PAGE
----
Most people are reasonably resilient. And most of us try to put a positive spin on life. But the fact remains that long-term unemployment is taking a severe mental toll on many Americans. It’s one thing to withstand the short-term shock of an unexpected layoff. But the current downturn has thrown people out of work for periods of time not seen since the Great Depression. If present trends can continue, those recently laid off can expect, statistically, to be out of work for six months or more. And some have been looking for work for years.
But for those who have been out of work the longest, unemployment insurance benefits are beginning to run out. The result may be a reduction in the nominal unemployment rate – as these individuals disappear from the labor force, as the Bureau of Labor Statistics calculates it. But the real human costs of unemployment – heretofore masked, in part by unemployment insurance benefits – are just now beginning to show themselves. Clinicians are reporting increases in mental health admissions already. Children are getting pulled out of private schools and sent to inferior public schools. Marriages are coming under increasing strain due to financial pressures. Men who had been working in male-dominated professions, such as construction, have been hit hardest – and are beginning to doubt themselves, especially as they cede more and more of their responsibilities as family breadwinners to women.
The result: Depression. Not the economic kind, which can be cured with a job, but the psychological kind. If left unchecked, this insidious disease can take hold of a once productive, faithful and diligent worker and sap him of hope, batter his dreams, and leave him a broken shell of his former self.
Left with the combination of too much time on their hands and persistent feelings of inadequacy and worthlessness from months of effort with no success in finding work, some workers turn to alcohol and drugs to drown their sorrows. Or they may simply become withdrawn and irritable – and pay the price in their relationships. Some may become emotionally or even physically abusive under the strain – or may themselves become victims of verbal or physical abuse. Research by Kerwin Charles and Melvin Stephens recently found an 18 percent increase in the probability of divorce following a husband’s job loss and 13 percent after a wife’s, according to a report from the New York Times.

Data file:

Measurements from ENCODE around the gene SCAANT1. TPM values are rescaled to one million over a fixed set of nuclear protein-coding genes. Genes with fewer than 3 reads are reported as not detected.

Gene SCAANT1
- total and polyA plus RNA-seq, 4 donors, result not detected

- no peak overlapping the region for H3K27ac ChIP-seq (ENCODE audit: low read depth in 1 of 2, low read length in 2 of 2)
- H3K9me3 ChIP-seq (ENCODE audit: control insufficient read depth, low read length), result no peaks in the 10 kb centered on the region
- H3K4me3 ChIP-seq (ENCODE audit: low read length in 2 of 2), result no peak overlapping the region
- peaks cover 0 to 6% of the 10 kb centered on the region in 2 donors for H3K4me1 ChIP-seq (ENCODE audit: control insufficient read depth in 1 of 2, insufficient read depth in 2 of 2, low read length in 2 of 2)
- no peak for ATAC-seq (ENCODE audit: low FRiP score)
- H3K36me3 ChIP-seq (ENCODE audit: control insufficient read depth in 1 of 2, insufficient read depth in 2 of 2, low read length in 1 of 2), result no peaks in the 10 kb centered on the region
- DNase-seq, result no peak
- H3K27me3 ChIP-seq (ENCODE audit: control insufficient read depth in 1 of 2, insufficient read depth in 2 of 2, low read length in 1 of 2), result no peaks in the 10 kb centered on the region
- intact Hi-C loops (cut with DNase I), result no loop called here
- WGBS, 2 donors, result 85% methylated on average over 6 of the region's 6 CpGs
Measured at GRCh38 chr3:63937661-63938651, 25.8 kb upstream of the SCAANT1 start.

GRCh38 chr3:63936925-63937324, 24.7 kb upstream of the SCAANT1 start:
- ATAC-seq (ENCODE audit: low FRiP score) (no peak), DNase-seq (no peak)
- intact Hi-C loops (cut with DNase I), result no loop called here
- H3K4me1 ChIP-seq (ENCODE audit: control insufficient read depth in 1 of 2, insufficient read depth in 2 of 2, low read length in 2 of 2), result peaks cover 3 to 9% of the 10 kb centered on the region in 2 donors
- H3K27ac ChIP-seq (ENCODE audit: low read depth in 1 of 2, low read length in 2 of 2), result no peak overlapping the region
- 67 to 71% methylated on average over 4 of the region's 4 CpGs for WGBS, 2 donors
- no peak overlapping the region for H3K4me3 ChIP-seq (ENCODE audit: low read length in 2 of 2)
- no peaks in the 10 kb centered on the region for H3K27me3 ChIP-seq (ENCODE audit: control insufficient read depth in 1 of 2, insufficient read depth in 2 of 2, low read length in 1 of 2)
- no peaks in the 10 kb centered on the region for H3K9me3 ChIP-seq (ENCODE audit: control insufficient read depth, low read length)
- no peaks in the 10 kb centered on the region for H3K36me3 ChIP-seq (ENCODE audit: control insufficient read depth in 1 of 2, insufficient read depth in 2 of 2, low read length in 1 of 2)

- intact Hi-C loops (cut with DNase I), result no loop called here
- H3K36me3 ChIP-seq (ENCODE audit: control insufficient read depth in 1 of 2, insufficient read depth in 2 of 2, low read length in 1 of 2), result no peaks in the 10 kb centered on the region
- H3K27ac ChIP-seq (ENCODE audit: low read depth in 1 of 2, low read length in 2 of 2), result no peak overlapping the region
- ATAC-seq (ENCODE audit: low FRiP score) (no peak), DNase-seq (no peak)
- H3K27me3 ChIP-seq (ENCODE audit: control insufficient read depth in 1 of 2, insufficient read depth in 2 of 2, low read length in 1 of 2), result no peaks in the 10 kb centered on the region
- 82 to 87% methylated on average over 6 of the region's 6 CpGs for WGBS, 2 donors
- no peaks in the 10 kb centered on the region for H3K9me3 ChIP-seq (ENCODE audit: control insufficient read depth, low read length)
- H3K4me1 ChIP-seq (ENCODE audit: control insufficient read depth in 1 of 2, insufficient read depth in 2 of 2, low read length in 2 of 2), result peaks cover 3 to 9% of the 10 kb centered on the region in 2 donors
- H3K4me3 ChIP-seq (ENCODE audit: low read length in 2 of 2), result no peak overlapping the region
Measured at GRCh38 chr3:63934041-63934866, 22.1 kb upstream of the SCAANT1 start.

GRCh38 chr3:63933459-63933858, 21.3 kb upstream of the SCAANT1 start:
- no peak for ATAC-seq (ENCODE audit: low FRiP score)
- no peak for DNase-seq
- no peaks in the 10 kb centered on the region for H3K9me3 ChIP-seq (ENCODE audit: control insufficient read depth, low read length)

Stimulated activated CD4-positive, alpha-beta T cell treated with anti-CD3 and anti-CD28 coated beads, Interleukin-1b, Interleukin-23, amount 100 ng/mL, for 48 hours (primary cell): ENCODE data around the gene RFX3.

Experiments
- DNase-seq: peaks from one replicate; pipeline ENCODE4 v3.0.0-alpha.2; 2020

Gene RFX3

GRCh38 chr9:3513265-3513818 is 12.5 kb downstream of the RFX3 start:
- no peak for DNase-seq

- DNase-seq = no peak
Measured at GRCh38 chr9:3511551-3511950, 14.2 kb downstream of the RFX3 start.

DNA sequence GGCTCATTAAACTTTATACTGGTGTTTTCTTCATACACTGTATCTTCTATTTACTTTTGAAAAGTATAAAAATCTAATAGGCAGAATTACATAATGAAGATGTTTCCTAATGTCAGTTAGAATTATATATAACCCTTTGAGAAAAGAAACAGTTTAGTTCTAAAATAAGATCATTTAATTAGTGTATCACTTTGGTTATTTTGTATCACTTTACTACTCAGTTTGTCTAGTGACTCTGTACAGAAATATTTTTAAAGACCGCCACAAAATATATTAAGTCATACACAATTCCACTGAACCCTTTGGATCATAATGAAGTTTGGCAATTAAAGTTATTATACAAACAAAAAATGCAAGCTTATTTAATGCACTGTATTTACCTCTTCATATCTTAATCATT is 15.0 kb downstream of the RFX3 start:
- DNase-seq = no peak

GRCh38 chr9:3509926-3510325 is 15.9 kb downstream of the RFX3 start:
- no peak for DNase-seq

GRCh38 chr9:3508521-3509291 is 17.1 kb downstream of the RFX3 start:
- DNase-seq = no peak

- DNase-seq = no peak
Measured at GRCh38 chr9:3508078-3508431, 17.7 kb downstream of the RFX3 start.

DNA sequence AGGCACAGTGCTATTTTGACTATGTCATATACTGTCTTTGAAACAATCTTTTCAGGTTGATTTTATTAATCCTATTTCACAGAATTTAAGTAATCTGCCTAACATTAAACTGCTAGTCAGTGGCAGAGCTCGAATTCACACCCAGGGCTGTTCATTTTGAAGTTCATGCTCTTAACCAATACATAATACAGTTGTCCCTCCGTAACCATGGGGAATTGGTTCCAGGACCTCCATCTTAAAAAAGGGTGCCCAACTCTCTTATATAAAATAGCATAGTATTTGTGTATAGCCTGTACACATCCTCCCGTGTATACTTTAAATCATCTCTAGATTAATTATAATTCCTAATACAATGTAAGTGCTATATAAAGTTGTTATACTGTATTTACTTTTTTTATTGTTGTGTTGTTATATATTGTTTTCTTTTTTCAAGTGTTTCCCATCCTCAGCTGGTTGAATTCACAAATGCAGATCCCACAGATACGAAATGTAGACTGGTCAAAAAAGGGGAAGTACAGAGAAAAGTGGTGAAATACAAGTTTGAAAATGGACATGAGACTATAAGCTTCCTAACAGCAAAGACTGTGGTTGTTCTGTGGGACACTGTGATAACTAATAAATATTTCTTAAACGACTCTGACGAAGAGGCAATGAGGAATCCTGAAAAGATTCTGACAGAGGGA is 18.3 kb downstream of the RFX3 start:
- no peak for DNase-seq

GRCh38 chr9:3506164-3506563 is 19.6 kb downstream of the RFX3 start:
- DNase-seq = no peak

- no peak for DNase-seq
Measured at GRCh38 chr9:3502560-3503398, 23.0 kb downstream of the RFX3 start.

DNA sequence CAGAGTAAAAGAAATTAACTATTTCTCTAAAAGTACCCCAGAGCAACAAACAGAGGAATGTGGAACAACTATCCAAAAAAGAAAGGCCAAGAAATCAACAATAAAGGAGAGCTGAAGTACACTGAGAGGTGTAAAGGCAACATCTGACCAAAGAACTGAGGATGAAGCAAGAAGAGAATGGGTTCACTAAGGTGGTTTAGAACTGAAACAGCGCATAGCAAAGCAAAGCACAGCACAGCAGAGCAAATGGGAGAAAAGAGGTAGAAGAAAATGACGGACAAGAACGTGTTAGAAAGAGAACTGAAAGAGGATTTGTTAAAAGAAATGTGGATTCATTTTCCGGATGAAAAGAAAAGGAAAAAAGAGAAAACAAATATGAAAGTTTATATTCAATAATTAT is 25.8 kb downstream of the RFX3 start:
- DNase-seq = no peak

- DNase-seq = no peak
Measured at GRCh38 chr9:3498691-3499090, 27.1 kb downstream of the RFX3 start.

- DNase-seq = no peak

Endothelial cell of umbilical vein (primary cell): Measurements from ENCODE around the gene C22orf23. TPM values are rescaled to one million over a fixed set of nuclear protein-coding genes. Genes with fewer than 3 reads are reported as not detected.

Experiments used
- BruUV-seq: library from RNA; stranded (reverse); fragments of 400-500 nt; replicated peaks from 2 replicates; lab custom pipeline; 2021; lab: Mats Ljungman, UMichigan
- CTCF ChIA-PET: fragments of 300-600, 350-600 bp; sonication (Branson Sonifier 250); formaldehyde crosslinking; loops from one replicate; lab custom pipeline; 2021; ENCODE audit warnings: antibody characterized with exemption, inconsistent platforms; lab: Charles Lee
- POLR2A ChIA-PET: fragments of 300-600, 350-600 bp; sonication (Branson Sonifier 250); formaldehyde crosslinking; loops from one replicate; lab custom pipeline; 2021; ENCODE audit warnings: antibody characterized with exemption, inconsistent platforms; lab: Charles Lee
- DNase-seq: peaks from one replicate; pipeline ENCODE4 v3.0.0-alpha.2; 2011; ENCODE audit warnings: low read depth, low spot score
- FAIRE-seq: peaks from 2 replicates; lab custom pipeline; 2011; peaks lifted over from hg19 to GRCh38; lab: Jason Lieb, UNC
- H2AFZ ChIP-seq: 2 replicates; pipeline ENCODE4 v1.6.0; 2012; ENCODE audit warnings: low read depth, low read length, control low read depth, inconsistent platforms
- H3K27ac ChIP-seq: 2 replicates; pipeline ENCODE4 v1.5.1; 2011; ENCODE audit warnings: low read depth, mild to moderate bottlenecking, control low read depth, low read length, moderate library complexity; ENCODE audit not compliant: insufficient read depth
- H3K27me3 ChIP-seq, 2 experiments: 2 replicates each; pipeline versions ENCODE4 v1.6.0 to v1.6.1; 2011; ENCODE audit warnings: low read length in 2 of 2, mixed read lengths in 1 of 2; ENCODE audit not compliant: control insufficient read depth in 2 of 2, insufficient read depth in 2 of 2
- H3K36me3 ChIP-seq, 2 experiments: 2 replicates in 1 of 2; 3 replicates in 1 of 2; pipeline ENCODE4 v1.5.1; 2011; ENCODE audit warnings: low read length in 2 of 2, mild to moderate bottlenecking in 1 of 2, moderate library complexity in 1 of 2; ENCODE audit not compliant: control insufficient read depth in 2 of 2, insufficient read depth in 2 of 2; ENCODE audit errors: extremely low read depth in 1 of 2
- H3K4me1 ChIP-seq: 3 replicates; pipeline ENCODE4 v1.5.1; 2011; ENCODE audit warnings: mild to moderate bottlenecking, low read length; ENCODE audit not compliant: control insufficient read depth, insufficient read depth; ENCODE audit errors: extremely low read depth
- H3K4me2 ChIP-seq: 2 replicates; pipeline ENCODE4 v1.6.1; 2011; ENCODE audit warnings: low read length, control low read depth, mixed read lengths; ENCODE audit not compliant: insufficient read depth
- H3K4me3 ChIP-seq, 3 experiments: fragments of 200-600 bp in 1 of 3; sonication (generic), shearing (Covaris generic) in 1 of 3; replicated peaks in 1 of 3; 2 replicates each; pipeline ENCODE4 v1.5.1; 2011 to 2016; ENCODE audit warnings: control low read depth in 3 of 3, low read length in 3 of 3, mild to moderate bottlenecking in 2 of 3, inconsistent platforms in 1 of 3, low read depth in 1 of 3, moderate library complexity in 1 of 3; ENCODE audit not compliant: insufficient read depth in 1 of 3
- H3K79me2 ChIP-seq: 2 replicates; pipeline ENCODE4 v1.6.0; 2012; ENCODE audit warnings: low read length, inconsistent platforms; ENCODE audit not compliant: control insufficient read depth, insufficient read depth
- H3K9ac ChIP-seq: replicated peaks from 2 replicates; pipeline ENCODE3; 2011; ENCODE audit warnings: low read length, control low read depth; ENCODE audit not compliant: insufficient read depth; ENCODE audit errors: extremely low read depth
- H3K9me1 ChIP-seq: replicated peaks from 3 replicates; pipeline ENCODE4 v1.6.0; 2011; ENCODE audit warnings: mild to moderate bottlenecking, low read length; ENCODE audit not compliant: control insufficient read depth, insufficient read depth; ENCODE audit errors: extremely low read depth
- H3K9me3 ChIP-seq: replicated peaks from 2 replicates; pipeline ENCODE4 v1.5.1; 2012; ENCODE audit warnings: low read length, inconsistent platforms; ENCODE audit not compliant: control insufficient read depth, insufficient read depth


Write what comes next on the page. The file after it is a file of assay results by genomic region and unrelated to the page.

Dr. Melanie Greenberg, writing for Psychology Today, identifies a number of factors that contribute to deteriorating mental health through a period of job loss:
• Work role centrality. Those who rely a great deal on their ability as providers and as professionals for their sense of self-worth. An extended period of unemployment is a blow to the emotional solar plexus of these people – and very difficult to overcome.
• Social undermining. “Unemployment-related psychological strain can be aggravated by criticism and negative judgements by one’s spouse, family members, friends & colleagues,” writes Greenberg.
• Financial strain. People for whom unemployment results in severe financial difficulties experience greater emotional stress than people who don’t need the income. (This is the kind of scintillating insight they award Ph.Ds for in the social sciences.)
• Stress appraisal. People who see unemployment as negative and stressful are likely to experience more negativity and stress than people who don’t. This is great stuff from Psychology Today!
Greenberg also lists three factors that predict better mental health through a period of unemployment:
• Positive core self-evaluation: One’s sense of oneself as worthy or unworthy, competent or incompetent, having failed or succeeded, writes Greenberg.
• Time structure. This one you can use. Those who have routines and projects to structure their time tend to fare better, psychologically, than those who don’t. If you stay busy, you have less time for negativity and brooding.
• Re-employment expectancy. Those with better re-employment expectations tend to do be less prone to becoming depressed while unemployed.
Sure, we’ve had some fun at Greenberg’s expense here. But the core points remain:
• Keep your routine going. Routine builds discipline. And Lord knows you need discipline to have a good chance of finding re-employment in today’s job market.
• Stay fit. Get exercise and eat healthy. This is good for mental health for its own sake. It’s also good for your employment and future earnings prospects.
• Keep your distance from negative people. You already know you’re out of work. You don’t need nagging or judgmental people reminding you of the fact. You may need to be forthright and direct in asking for your spouse’s support.
• Spend time with focused, successful people. This can be difficult. But they will be able to point you toward more opportunities than people who are both out of work and spending their time wallowing in their sorrow. It’s not easy. But you don’t want to be one of these people. Surround yourself with people who are where you want to be in their careers and in their lives.
• If you need immediate help, don’t hesitate to get it. Depression is an illness, like any other – and it’s not your fault. If you feel like the pressure is too much to bear, and you begin feeling like there’s no point in going on, call 1-800-273-8255 for the National Suicide Prevention Lifeline.
• Remember that depression often responds very well to modern treatment – if you seek it out. Don’t try to beat depression on your own. Help is out there.
Good luck, and thanks for reading! See you again soon, here on the Vitaver blog!